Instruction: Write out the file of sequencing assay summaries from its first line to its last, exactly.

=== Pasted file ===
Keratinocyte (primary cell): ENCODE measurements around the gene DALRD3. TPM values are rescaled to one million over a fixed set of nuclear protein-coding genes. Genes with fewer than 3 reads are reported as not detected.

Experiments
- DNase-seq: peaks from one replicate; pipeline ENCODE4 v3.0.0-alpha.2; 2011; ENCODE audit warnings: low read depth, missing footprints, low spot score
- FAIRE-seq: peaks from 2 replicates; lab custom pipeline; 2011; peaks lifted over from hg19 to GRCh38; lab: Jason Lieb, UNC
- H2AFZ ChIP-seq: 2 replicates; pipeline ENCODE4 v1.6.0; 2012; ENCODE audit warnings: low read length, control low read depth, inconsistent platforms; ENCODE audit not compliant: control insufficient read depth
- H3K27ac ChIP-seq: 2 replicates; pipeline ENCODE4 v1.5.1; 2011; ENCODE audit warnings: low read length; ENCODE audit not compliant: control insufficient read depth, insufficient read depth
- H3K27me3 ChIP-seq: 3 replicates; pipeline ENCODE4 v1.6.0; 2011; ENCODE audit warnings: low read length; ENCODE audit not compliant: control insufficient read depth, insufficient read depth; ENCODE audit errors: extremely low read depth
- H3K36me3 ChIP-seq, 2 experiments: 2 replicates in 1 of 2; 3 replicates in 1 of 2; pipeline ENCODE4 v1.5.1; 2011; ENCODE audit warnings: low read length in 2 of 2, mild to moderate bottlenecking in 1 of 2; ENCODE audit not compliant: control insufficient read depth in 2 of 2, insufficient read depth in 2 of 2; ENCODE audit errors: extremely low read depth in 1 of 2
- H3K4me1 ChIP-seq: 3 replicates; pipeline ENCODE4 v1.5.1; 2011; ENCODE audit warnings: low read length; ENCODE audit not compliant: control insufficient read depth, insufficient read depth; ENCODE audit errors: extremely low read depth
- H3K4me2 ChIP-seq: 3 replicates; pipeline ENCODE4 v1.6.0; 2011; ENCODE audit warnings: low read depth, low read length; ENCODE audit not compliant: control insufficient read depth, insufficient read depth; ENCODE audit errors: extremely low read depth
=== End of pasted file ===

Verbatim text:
Keratinocyte (primary cell): ENCODE measurements around the gene DALRD3. TPM values are rescaled to one million over a fixed set of nuclear protein-coding genes. Genes with fewer than 3 reads are reported as not detected.

Experiments
- DNase-seq: peaks from one replicate; pipeline ENCODE4 v3.0.0-alpha.2; 2011; ENCODE audit warnings: low read depth, missing footprints, low spot score
- FAIRE-seq: peaks from 2 replicates; lab custom pipeline; 2011; peaks lifted over from hg19 to GRCh38; lab: Jason Lieb, UNC
- H2AFZ ChIP-seq: 2 replicates; pipeline ENCODE4 v1.6.0; 2012; ENCODE audit warnings: low read length, control low read depth, inconsistent platforms; ENCODE audit not compliant: control insufficient read depth
- H3K27ac ChIP-seq: 2 replicates; pipeline ENCODE4 v1.5.1; 2011; ENCODE audit warnings: low read length; ENCODE audit not compliant: control insufficient read depth, insufficient read depth
- H3K27me3 ChIP-seq: 3 replicates; pipeline ENCODE4 v1.6.0; 2011; ENCODE audit warnings: low read length; ENCODE audit not compliant: control insufficient read depth, insufficient read depth; ENCODE audit errors: extremely low read depth
- H3K36me3 ChIP-seq, 2 experiments: 2 replicates in 1 of 2; 3 replicates in 1 of 2; pipeline ENCODE4 v1.5.1; 2011; ENCODE audit warnings: low read length in 2 of 2, mild to moderate bottlenecking in 1 of 2; ENCODE audit not compliant: control insufficient read depth in 2 of 2, insufficient read depth in 2 of 2; ENCODE audit errors: extremely low read depth in 1 of 2
- H3K4me1 ChIP-seq: 3 replicates; pipeline ENCODE4 v1.5.1; 2011; ENCODE audit warnings: low read length; ENCODE audit not compliant: control insufficient read depth, insufficient read depth; ENCODE audit errors: extremely low read depth
- H3K4me2 ChIP-seq: 3 replicates; pipeline ENCODE4 v1.6.0; 2011; ENCODE audit warnings: low read depth, low read length; ENCODE audit not compliant: control insufficient read depth, insufficient read depth; ENCODE audit errors: extremely low read depth